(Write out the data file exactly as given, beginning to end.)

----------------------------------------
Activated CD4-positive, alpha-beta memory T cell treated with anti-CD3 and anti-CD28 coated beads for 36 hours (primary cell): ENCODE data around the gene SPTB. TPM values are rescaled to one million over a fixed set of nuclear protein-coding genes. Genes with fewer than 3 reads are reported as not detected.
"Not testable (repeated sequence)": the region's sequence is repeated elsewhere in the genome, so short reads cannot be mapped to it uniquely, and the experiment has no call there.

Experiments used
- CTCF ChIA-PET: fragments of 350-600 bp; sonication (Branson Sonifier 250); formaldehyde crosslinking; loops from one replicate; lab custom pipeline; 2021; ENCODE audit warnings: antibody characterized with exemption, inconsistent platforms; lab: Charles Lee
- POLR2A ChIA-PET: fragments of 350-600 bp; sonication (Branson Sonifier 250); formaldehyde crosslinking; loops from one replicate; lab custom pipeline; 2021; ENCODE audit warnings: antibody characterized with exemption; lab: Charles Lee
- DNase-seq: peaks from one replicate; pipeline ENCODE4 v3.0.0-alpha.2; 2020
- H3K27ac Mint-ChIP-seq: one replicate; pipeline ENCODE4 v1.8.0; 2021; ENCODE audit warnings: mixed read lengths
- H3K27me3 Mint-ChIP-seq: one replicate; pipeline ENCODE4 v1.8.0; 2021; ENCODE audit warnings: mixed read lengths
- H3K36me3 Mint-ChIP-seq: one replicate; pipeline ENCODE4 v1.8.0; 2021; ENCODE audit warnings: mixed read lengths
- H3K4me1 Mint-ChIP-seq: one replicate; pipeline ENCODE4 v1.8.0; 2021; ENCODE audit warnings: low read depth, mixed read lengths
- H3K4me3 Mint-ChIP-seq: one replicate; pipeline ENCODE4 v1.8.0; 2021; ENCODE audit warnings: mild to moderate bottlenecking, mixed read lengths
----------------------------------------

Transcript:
Activated CD4-positive, alpha-beta memory T cell treated with anti-CD3 and anti-CD28 coated beads for 36 hours (primary cell): ENCODE data around the gene SPTB. TPM values are rescaled to one million over a fixed set of nuclear protein-coding genes. Genes with fewer than 3 reads are reported as not detected.
"Not testable (repeated sequence)": the region's sequence is repeated elsewhere in the genome, so short reads cannot be mapped to it uniquely, and the experiment has no call there.

Experiments used
- CTCF ChIA-PET: fragments of 350-600 bp; sonication (Branson Sonifier 250); formaldehyde crosslinking; loops from one replicate; lab custom pipeline; 2021; ENCODE audit warnings: antibody characterized with exemption, inconsistent platforms; lab: Charles Lee
- POLR2A ChIA-PET: fragments of 350-600 bp; sonication (Branson Sonifier 250); formaldehyde crosslinking; loops from one replicate; lab custom pipeline; 2021; ENCODE audit warnings: antibody characterized with exemption; lab: Charles Lee
- DNase-seq: peaks from one replicate; pipeline ENCODE4 v3.0.0-alpha.2; 2020
- H3K27ac Mint-ChIP-seq: one replicate; pipeline ENCODE4 v1.8.0; 2021; ENCODE audit warnings: mixed read lengths
- H3K27me3 Mint-ChIP-seq: one replicate; pipeline ENCODE4 v1.8.0; 2021; ENCODE audit warnings: mixed read lengths
- H3K36me3 Mint-ChIP-seq: one replicate; pipeline ENCODE4 v1.8.0; 2021; ENCODE audit warnings: mixed read lengths
- H3K4me1 Mint-ChIP-seq: one replicate; pipeline ENCODE4 v1.8.0; 2021; ENCODE audit warnings: low read depth, mixed read lengths
- H3K4me3 Mint-ChIP-seq: one replicate; pipeline ENCODE4 v1.8.0; 2021; ENCODE audit warnings: mild to moderate bottlenecking, mixed read lengths